High Profile Republicans Sponsor Bill To End Tax Payer-Funded Settlements For Rapey Dem Legislators

The now near-endless supply of tawdry and horrific sexual harassment and assault allegations that continue to saturate the professional landscape of the United States have found their stride deep within the Swamp. 

Many members of Congress are guilty of various levels of sexual misconduct. As a Reuters’ report noted in a Thursday piece tackling the recent slew of allegations against members of Congress, “prominent Republican senators . . . embraced a push to overhaul rules for addressing sexual harassment in the U.S. Congress, signing on to a bill that would protect victims and require lawmakers to pay for their own settlements.” The overhaul will be a major step in the right direction and will hopefully rectify a number of preexisting issues within Congress. Via The Hill:

High-profile Republican senators co-sponsoring the bill include John Cornyn, the Senate’s No. 2 Republican; Ted Cruz; Joni Ernst and Lisa Murkowski.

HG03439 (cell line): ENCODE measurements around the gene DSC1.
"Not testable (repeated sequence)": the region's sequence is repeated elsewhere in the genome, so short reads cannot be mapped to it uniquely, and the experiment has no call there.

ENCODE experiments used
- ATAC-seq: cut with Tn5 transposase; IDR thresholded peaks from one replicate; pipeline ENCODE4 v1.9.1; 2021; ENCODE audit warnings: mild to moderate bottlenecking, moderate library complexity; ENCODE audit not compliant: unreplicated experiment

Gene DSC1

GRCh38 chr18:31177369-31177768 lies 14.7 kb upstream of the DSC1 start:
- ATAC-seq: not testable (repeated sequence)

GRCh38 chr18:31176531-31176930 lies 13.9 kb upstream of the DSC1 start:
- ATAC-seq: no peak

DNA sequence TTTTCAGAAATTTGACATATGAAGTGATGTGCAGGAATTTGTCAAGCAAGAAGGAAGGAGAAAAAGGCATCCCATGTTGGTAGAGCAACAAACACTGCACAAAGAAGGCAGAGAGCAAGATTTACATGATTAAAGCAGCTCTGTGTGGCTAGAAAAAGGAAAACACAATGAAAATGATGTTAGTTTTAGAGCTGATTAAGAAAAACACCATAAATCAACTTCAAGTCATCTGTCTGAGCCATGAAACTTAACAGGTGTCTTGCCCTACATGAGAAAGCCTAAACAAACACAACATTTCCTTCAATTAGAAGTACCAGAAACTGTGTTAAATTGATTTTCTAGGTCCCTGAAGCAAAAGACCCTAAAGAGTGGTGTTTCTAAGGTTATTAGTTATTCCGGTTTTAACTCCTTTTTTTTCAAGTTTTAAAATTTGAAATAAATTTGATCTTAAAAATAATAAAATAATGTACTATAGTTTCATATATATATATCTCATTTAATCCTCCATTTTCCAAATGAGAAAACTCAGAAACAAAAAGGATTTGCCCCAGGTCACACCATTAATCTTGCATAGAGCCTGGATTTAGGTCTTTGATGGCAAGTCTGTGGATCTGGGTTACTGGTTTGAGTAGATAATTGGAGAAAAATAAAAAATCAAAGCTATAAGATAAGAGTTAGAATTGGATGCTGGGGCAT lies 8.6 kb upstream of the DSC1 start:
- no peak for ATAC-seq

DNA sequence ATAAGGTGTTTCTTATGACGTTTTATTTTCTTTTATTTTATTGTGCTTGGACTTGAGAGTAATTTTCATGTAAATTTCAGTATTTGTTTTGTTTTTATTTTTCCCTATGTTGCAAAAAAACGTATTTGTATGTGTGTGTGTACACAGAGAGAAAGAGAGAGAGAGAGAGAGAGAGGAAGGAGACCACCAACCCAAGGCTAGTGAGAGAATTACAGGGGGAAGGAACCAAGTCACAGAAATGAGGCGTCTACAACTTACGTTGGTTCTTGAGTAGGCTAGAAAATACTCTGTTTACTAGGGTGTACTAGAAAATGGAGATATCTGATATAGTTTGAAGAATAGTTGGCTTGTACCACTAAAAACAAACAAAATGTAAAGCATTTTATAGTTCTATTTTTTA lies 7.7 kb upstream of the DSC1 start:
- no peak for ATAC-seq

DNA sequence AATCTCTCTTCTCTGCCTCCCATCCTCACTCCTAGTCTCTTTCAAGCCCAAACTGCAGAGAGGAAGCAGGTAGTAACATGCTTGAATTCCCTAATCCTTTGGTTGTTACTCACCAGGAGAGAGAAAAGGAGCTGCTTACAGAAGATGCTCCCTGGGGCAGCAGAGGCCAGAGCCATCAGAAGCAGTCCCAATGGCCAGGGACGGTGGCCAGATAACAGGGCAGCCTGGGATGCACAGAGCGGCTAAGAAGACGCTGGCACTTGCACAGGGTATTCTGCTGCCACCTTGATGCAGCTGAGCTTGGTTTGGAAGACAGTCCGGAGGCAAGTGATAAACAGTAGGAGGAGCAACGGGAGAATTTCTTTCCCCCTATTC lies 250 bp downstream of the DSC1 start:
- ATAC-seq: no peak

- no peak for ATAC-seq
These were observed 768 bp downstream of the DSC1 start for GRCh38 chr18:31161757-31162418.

The legislation would require any member of Congress found liable for harassment to pay settlements themselves, rather than with taxpayer funds, as the current process allows.

“Congress is not above the laws, and secret settlements with taxpayer money to cover up harassment should no longer be tolerated,” Cruz said in a statement.

So far, sexual assault settlements have been paid with taxpayer dollars. This egregious abuse of citizen money coupled with the rise of the #MeToo movement means that a much greater change is on the horizon. Beyond just rules being changed, a number of resignations are sure to come, which will shake D.C. and will usher in a new age of morality, in lockstep with the more transparent political landscape launched by President Trump.

Currently, first-term Democratic Congressmen Ruben Kihuen of Nevada is facing allegations of sexual harassment and will not be seeking re-election as a direct result. Kihuen is one of many implicated in the flood of recent allegations. 

The manic flood of allegations isn’t just stopping at men, either. Andrea Ramsey, a female Democratic congressional candidate from Kansas, dropped out of her race following sexual harassment claims made by a male subordinate, according to a Los Angeles Times report. 

Ramsey appears to be the first prominent woman accused of wrongdoing in the “Me Too” era, which ignited after prominent Hollywood actresses accused movie mogul Harvey Weinstein of sexual assault and abuse.

The flood of resignations and scandals to come are thought to be numerous and far-reaching, implicating dozens of senior U.S. politicians.


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